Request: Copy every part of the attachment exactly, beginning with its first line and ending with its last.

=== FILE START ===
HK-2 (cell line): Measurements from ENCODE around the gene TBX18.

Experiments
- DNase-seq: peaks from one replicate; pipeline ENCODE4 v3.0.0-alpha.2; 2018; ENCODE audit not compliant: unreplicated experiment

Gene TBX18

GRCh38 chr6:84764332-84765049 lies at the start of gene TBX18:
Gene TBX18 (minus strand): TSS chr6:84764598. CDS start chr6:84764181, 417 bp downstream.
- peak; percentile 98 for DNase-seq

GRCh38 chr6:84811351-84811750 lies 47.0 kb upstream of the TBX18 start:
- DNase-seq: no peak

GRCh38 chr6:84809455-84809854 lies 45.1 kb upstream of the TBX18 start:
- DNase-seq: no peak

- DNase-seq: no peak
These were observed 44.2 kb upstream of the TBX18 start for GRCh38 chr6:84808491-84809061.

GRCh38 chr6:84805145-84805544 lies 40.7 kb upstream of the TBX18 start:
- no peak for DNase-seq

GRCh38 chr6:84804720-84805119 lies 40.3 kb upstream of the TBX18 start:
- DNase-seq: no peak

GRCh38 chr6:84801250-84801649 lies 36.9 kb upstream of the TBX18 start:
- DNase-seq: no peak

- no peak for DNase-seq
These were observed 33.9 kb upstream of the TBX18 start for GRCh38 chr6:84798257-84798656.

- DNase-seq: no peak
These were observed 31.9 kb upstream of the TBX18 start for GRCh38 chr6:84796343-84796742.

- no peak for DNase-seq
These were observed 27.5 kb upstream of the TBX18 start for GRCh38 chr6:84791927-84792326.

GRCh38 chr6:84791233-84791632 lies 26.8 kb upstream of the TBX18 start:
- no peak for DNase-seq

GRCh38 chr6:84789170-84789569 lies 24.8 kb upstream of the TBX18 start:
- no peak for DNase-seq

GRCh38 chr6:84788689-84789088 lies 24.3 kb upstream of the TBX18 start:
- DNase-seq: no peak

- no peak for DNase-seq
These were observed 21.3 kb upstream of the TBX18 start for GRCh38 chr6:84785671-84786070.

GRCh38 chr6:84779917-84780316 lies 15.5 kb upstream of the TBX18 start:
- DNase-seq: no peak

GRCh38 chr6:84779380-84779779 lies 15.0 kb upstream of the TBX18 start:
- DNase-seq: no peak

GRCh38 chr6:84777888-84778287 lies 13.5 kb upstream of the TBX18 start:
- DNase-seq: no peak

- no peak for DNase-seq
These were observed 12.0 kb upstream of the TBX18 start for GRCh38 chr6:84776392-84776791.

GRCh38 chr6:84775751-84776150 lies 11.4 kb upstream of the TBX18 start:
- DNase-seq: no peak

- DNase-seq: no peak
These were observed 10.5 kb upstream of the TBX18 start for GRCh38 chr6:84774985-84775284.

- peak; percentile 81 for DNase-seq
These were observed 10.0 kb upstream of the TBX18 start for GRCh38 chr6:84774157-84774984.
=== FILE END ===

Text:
HK-2 (cell line): Measurements from ENCODE around the gene TBX18.

Experiments
- DNase-seq: peaks from one replicate; pipeline ENCODE4 v3.0.0-alpha.2; 2018; ENCODE audit not compliant: unreplicated experiment

Gene TBX18

GRCh38 chr6:84764332-84765049 lies at the start of gene TBX18:
Gene TBX18 (minus strand): TSS chr6:84764598. CDS start chr6:84764181, 417 bp downstream.
- peak; percentile 98 for DNase-seq

GRCh38 chr6:84811351-84811750 lies 47.0 kb upstream of the TBX18 start:
- DNase-seq: no peak

GRCh38 chr6:84809455-84809854 lies 45.1 kb upstream of the TBX18 start:
- DNase-seq: no peak

- DNase-seq: no peak
These were observed 44.2 kb upstream of the TBX18 start for GRCh38 chr6:84808491-84809061.

GRCh38 chr6:84805145-84805544 lies 40.7 kb upstream of the TBX18 start:
- no peak for DNase-seq

GRCh38 chr6:84804720-84805119 lies 40.3 kb upstream of the TBX18 start:
- DNase-seq: no peak

GRCh38 chr6:84801250-84801649 lies 36.9 kb upstream of the TBX18 start:
- DNase-seq: no peak

- no peak for DNase-seq
These were observed 33.9 kb upstream of the TBX18 start for GRCh38 chr6:84798257-84798656.

- DNase-seq: no peak
These were observed 31.9 kb upstream of the TBX18 start for GRCh38 chr6:84796343-84796742.

- no peak for DNase-seq
These were observed 27.5 kb upstream of the TBX18 start for GRCh38 chr6:84791927-84792326.

GRCh38 chr6:84791233-84791632 lies 26.8 kb upstream of the TBX18 start:
- no peak for DNase-seq

GRCh38 chr6:84789170-84789569 lies 24.8 kb upstream of the TBX18 start:
- no peak for DNase-seq

GRCh38 chr6:84788689-84789088 lies 24.3 kb upstream of the TBX18 start:
- DNase-seq: no peak

- no peak for DNase-seq
These were observed 21.3 kb upstream of the TBX18 start for GRCh38 chr6:84785671-84786070.

GRCh38 chr6:84779917-84780316 lies 15.5 kb upstream of the TBX18 start:
- DNase-seq: no peak

GRCh38 chr6:84779380-84779779 lies 15.0 kb upstream of the TBX18 start:
- DNase-seq: no peak

GRCh38 chr6:84777888-84778287 lies 13.5 kb upstream of the TBX18 start:
- DNase-seq: no peak

- no peak for DNase-seq
These were observed 12.0 kb upstream of the TBX18 start for GRCh38 chr6:84776392-84776791.

GRCh38 chr6:84775751-84776150 lies 11.4 kb upstream of the TBX18 start:
- DNase-seq: no peak

- DNase-seq: no peak
These were observed 10.5 kb upstream of the TBX18 start for GRCh38 chr6:84774985-84775284.

- peak; percentile 81 for DNase-seq
These were observed 10.0 kb upstream of the TBX18 start for GRCh38 chr6:84774157-84774984.